Bampton Archive

It was sad to see so much of Bampton’s memorabilia disappear forever as the old Bamptonians died off and no one had recorded their memories or found a place to save, for example, their letters from family sent in 2 World Wars. As a result, in 2002 it was decided to start a Bampton Archive and find a space where relevant stuff could be stored and shown to the world. Jan Fretton, the then librarian, was enlivening the library with West Oxfordshire Art exhibitions, held in the library’s storeroom. It was decided that The Archive could share the space, and we optimistically planned to hold three exhibitions a year – alternating with West Ox Arts exhibitions. We have managed to keep to the 3 exhibition per annum plan ever since, until Covid, but we have used the Covid lockdown, to bring to life the long-term plan for a purpose designed space for a village archive in the Old Grammar School which houses the village library.

In the beginning, the exhibitions were collections of photographs and blurb, put into clip frames, and hung on the walls, together with a few stapled together sheets of explanation. The late Roy Barrett who lived in Glebelands, was, happily for us, an amateur photographer and churned out dozens of photographs on demand. Somehow the exhibitions were mounted. At some point two things entered the Archive world – computers and the late Tony Page. Tony, then in his 70’s, determinedly mastered the computer, created a database so that when we were offered photographs, letters, bills of sale etc, we could store them digitally. Janet Rouse has subsequently taken on the huge job of archiving. When we heard about ‘touch screens’ Tony mastered that too and we had a very effective, public friendly, touch screen where you could easily look up anything which the Archive had on its data base – several thousand items. Tony also took up printing and binding and created wonderful books to go with each exhibition – a big step forward from the stapled bits of paper. The ‘touch screen’ has been partly replaced by an online site.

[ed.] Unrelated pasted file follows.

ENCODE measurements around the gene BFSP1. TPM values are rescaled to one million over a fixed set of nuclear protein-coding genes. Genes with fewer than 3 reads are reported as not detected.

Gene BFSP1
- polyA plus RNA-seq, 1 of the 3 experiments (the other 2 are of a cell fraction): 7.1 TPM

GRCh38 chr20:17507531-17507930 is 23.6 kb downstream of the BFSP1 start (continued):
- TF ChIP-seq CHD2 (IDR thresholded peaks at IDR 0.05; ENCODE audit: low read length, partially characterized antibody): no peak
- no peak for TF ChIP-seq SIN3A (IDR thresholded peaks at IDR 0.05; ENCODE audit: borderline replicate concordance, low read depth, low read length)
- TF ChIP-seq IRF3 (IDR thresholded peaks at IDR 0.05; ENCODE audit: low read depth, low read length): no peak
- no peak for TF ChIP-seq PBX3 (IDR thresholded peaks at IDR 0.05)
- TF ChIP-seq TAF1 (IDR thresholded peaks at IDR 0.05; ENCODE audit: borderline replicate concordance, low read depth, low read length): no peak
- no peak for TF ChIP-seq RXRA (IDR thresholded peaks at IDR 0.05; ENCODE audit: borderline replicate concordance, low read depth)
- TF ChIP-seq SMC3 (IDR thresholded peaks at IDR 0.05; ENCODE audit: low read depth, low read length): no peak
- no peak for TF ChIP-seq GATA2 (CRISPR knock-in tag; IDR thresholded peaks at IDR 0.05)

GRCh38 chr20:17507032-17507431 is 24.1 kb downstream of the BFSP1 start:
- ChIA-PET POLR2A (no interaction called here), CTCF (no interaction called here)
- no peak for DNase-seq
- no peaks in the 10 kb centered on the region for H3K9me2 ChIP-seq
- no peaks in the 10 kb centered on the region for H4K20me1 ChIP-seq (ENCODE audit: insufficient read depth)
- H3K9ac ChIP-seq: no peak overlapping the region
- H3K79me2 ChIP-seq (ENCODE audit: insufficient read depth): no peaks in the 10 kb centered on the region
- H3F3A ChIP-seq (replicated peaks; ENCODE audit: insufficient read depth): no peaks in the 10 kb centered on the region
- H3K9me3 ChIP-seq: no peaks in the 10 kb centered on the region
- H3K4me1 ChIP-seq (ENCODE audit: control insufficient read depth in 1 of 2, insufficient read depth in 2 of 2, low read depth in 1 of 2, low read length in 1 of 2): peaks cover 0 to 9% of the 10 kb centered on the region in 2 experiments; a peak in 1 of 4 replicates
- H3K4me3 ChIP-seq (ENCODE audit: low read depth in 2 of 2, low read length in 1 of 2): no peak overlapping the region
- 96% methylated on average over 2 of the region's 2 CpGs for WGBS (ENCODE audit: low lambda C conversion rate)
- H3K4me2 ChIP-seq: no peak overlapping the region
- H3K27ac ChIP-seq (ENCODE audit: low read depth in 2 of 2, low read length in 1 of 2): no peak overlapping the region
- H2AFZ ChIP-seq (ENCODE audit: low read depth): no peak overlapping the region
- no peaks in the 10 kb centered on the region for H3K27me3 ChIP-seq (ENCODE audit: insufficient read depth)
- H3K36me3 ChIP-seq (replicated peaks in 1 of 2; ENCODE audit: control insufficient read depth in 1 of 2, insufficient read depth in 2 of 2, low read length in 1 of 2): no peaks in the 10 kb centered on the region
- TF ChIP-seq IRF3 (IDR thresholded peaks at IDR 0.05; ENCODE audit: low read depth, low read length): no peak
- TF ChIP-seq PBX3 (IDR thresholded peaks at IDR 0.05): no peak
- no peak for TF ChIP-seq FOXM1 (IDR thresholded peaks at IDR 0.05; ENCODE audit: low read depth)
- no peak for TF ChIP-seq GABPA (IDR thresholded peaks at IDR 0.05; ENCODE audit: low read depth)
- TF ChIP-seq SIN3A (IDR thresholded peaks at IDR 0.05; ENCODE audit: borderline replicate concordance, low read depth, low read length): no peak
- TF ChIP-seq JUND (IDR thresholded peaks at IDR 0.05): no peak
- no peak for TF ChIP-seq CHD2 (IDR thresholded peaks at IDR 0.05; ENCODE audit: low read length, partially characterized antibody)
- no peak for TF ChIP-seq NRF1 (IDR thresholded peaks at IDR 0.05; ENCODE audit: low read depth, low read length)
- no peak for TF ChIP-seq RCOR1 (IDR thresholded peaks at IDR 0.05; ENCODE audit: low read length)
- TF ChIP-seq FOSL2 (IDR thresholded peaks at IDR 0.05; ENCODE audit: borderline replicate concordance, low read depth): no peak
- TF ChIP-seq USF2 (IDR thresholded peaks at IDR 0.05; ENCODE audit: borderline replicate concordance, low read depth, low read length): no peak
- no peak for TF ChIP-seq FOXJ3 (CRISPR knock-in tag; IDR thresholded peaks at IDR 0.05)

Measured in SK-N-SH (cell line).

Part of the job of The Archive had to be fundraising and for years we had an annual plant sale, held in the garden of Eagle House, followed by a continuous sale of plants from the wall of Castle View in Bridge Street. But fundraising is not easy, and although the plant sales, and other events were successful, we couldn’t raise the thousands of pounds needed to reinstate the upper floor of The Old Grammar School. We had permissions; we had listed building consent; we had fire regulation consent; we had an architect; but raising the money was problematic, especially when the church needed first a new roof and then a new organ. Fate then played a part. Bampton was used as part of the set of Downton Abbey and Downton Abbey was a worldwide popular television series. We also had Tony Page on our side, who designed and printed Downton Abbey books, postcards, notelets, maps. Together with tea towels, prints, our exhibition books, other books, Downton Abbey soaps, and Lis Page who, sometimes daily, carried all these sales items to the Archive Shop, and the thousands who came into Bampton literally by bus and bicycle, we raised the money to renovate the roof of the Old Grammar School, replace the stairs (considered unsafe in the 1960s and removed), restore the upstairs room and create a state of the art space for our digital archive, workshops, talks, exhibitions and much more.

We are now open again with 3 exhibitions each year, accompanying books together with a wide range of talks, workshops and events.

Something to appeal to all the community. The shop has been completely refitted and offers a unique range of books, cards, art, jewellery, crafts and other items all created by the Bampton Archive, sourced from the village or very locally.

Bampton Library is also open in completely refurbished premises with new layout and displays stands.

None of this could have been achieved without volunteers.

We have a dedicated team of volunteer sitters who man the Archive shop and exhibition space. We make films and interview Bampton people with insights into Bampton life. We now have books and videos and hundreds of items on the data base for anyone to see.